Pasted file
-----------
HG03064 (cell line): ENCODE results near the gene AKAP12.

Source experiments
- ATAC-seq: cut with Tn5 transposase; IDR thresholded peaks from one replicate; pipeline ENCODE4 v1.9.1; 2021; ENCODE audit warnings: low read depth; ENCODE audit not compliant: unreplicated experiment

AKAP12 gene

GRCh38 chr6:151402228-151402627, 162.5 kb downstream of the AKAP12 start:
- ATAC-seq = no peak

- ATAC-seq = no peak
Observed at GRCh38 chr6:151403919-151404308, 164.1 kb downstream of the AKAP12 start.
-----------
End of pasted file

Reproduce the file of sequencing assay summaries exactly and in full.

HG03064 (cell line): ENCODE results near the gene AKAP12.

Source experiments
- ATAC-seq: cut with Tn5 transposase; IDR thresholded peaks from one replicate; pipeline ENCODE4 v1.9.1; 2021; ENCODE audit warnings: low read depth; ENCODE audit not compliant: unreplicated experiment

AKAP12 gene

GRCh38 chr6:151402228-151402627, 162.5 kb downstream of the AKAP12 start:
- ATAC-seq = no peak

- ATAC-seq = no peak
Observed at GRCh38 chr6:151403919-151404308, 164.1 kb downstream of the AKAP12 start.